In early July, EARTH University Agricultural Engineer Luis Carazo was able to visit the two farms in Guanacaste that we traveled to in March to install biodigesters. These biodigesters were installed to help these two families manage the animal waste generated through their cattle, pig, and goat operations.
At Gustavo Acevedo's farm, Luis found that improvements to the pig pen waste water collection had been made. Now, all water is chaneled and flows to the separator. This avoids an accumulation of dirty effluent around the pig pens and thus prevents the generation of bad odors and flies around the family dwelling.
In addition, the hose that transfers the biogas generated by the biodigester to the family's kitchen stove was connected and modifications were made to the stove to put burners in a position where they can be utilized for cooking. Furthermore, this stove will be used to pasteurize the milk that they will use to produce yogurt on the farm to maximize the use of the biogas produced on a daily basis.
At the second farm, a flexible metal fence was installed to keep the farm animals from getting into the biodigester ditch. Approximately one month prior to the visit, a goat on the farm pierced a part of the biodigester bag, which was hindering full use of the gas stove. Luis quickly repaired the hole in the biodigester during his visit and taught the family how to handle similar maintenance issues in the future.
Luis reports that both families are excited to see their biodigesters producing methane gas that can now be used for cooking and pasteurization of sellable farm goods.
Finally, all of us at EARTH University would like to thank all of our supporters. This project has been fully funded, and we look forward to being able to install dozens more biodigesters on local farms in Costa Rica. Thank you!!
Here at EARTH University Foundation, we continue to be amazed at all of the support our project, “Gas” to Gas: From Farm Waste to Renewable Energy, has received. Thank you again for helping us bring unique solutions for farm waste pollution to families in Costa Rica!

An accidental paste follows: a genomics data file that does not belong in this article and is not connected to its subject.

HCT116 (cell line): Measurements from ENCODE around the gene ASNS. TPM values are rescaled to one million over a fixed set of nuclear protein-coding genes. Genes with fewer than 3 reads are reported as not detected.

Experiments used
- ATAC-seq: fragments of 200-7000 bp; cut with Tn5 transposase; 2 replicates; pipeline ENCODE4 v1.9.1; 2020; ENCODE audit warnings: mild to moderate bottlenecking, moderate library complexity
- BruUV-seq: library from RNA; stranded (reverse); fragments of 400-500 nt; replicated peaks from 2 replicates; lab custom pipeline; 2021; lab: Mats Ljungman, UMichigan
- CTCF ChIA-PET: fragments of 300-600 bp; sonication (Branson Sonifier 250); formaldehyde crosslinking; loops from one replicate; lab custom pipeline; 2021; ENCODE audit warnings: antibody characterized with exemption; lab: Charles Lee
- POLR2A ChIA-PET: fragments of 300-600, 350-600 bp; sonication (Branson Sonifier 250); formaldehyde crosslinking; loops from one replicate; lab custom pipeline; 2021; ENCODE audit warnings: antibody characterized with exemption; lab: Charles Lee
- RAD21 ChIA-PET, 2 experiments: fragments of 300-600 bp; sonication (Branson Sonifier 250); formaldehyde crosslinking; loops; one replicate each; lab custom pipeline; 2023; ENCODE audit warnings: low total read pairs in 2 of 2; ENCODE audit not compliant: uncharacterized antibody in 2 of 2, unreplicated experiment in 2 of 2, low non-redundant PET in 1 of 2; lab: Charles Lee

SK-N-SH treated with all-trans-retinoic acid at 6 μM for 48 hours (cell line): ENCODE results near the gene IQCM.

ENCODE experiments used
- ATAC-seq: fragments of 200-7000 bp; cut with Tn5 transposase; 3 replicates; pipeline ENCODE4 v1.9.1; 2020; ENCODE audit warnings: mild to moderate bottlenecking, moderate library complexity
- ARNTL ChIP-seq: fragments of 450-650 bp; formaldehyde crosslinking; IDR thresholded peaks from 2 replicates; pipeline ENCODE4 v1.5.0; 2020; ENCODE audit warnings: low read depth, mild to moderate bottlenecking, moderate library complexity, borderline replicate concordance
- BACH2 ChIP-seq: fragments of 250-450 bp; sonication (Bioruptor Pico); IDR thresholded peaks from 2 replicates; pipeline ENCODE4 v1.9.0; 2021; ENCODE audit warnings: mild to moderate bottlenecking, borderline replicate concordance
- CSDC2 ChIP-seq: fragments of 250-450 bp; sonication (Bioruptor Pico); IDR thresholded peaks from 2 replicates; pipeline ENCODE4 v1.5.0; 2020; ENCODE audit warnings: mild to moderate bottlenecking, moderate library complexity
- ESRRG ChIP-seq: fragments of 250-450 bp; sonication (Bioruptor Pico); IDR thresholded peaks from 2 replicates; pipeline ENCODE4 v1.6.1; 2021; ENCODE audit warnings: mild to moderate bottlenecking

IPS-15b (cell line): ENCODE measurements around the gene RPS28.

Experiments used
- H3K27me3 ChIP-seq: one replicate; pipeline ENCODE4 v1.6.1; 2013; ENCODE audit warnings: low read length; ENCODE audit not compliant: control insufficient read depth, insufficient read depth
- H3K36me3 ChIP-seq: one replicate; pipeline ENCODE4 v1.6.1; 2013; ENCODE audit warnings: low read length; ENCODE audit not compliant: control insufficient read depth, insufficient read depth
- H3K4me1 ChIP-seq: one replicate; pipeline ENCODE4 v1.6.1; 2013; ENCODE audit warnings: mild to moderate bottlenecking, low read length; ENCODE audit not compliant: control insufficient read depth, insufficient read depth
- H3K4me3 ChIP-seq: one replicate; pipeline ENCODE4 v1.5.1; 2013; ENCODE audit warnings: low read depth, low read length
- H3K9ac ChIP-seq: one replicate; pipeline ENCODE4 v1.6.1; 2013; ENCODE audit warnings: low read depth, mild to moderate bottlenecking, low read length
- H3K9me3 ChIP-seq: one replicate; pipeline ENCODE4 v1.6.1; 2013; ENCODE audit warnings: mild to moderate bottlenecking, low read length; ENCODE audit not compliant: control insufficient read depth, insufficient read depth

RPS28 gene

As we updated you previously, in March one of our staff members traveled to the Guanacaste region of Costa Rica with a group of five volunteers from California to install two biodigesters and biogas kitchens on local farms.
Our second biodigester installation of the trip was done on Andrés Vargas’s family farm. Vargas’s family earns income from their farm’s artisan cheese production, which is sold at the local market. The goal for the installation of this 8-meter long biodigester is the production of at least 5 hours of bio-gas each day that can be used to cook food and to pasteurize the dairy needed to make the cheese.
In order to keep up with the demand for their cheese, Vargas’s farm has many dairy cattle, which will provide manure aplenty to feed the biodigester! In addition, Vargas plans to open his farm to the community and other nearby neighbors to showcase his new sustainable technology. His hope is that his farm and the EARTH-installed biodigester will become a model by which others in the area can learn and easily replicate.
In the coming weeks, EARTH University staff will revisit both farms in Guanacaste to ensure that all systems are fully operational. EARTH students from our La Flor campus will also provide ongoing assistance to the farmers to maintain their new biodigesters.
Thank you again from all of us at EARTH!
On behalf of all of us at EARTH University Foundation, thank you to all of our current donors! At the end of March one of our staff members traveled to the Guanacaste region of Costa Rica with a group of five volunteers from California to install two biodigesters and kitchens on local farms. EARTH University staff led the technical side of the trip, which proved to be quite impactful to the farmers who received the new biodigesters.
The first biodigester installation was done on Gustavo Acevedo’s family farm, which focuses on the production of milk and a small collection of pigs available for sale at the local market. The family’s main source of income is derived from selling dairy products. With the installation of the biodigester, which will treat farm waste and provide energy at a lower cost, they hope to begin producing yogurt, which is more costly and time-intensive to produce due to the pasteurization process required. Throughout the day, Gustavo and his sons, who live with their families on the farm, assisted the EARTH team and expressed much gratitude at the end of the day as everyone cooled off in the late afternoon shade.
The biodigester gas-production cycle takes approximately 30 days. By the end of April, EARTH staff will travel to Gustavo’s farm again to witness some of the inaugural cooking and pasteurization that will be done in their new kitchen. Thanks to your donations, Gustavo’s family will now pay less for fuel and will earn more income by being able to introduce yogurt as a new commercial product at the local market.
Thank you again, and please stay tuned for updates on our second biodigester installation!
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